Fully charged

This lesson for students aged 7–11 is about how batteries store energy.

Lesson outline

Step 1: Create curiosity by identifying a knowledge gap for pupils

A big think about an everyday object – the battery. Finding out what it is that we do and don’t know.

Step 2: Innovate by designing and promoting a new battery

Pupils consider characteristics that are desirable and how these can be measured and compared to other batteries.

Step 3: Interpret and make meaning of graphical representation of data

Pupils review and explain a given graph. Pupils return to their own posters to include a graph that would tell the success story of their battery compared to a different one. (Link to the video clip of racing an electric car against a conventional car.)

Step 4: A plenary compare and contrast

Pupils review two sets of images. How do we currently get a battery to be more powerful? And how do we currently create a battery to last longer? Recognition that battery research is current and essential to the future. (Link to the video clip of the attempt to break the world record for a lemon battery.)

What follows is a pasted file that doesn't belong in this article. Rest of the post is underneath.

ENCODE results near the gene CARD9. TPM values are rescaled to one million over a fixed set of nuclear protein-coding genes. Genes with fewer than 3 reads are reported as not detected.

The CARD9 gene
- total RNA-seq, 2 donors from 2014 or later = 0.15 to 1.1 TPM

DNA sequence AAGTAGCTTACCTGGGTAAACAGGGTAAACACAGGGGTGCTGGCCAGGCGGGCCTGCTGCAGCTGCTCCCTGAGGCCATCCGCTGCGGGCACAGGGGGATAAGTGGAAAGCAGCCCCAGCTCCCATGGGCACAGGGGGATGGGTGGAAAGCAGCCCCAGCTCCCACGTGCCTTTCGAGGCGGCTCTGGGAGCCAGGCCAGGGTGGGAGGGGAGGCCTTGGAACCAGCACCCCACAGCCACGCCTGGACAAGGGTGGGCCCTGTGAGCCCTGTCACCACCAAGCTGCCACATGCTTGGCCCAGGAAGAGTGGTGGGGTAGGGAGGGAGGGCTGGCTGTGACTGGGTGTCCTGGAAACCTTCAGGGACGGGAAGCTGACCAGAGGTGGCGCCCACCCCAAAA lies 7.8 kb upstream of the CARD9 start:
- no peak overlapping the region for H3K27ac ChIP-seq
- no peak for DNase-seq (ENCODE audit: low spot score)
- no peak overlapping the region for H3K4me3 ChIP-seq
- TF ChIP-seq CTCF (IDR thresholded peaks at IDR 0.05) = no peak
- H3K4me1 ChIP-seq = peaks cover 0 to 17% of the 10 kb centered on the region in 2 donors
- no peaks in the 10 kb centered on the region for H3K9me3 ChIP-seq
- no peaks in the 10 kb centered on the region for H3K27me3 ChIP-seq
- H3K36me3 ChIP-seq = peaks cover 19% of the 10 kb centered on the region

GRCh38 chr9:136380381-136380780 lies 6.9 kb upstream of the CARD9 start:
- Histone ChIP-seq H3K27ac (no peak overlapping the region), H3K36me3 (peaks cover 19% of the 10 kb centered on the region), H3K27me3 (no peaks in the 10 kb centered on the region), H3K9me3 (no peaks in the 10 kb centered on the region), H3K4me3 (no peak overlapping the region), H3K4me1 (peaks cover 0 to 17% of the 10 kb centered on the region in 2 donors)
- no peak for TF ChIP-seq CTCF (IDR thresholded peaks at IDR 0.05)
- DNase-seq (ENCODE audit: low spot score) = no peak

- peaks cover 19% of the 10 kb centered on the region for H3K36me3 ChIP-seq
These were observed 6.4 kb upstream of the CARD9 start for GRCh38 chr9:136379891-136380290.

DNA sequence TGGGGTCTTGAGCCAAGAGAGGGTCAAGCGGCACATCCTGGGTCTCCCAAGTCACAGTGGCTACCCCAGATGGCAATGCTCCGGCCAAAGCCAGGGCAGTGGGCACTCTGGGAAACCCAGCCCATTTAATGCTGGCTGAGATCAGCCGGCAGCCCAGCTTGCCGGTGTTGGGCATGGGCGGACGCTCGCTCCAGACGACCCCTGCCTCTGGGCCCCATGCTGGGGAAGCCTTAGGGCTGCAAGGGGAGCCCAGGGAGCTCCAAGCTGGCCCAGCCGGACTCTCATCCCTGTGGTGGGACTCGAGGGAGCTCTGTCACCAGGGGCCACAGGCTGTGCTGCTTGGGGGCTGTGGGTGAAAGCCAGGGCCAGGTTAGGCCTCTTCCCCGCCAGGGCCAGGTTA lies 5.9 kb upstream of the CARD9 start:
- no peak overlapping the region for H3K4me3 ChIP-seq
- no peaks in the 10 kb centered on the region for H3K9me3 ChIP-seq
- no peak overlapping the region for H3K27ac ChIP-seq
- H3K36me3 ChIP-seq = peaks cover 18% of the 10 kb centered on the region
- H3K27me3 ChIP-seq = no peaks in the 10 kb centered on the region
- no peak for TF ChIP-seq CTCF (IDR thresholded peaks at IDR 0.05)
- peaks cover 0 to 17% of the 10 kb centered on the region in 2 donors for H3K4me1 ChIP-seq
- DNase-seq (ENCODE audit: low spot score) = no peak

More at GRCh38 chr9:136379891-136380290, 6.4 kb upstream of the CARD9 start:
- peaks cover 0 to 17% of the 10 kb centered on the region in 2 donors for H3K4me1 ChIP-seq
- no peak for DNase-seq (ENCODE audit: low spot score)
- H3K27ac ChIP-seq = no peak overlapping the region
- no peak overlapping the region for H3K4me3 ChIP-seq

The Underpinning Big Idea

  • Batteries store energy

Children will be able to work scientifically by:

  • Gathering, recording, classifying and presenting data in a variety of ways to help in answering questions

Children will learn:

  • To associate the brightness of a lamp or the volume of a buzzer with the number and voltage of cells used in the circuit
    • To understand the uses and implications of science, today and for the future

Cross-curricular opportunities:

  • Numeracy – interpreting graphs
  • Literacy- listening attentively to others, seeking clarification and detail.

Video clips

Download the teachers' guide for instructions on how to use these clips:

Cars and graphs:

The world's largest lemon batter:

Solar-powered flight:

Lesson material

Download the full teachers' guide.

You'll also need the PowerPoint presentation.

Watch the full lectures

View the full CHRISTMAS LECTURES, 'Supercharged: Fuelling the future', on the Ri Channel: richannel.org/christmas-lectures

Primary resources produced by the University of Manchester's Science & Engineering Education Research and Innovation Hub and the Primary Science Teaching Trust.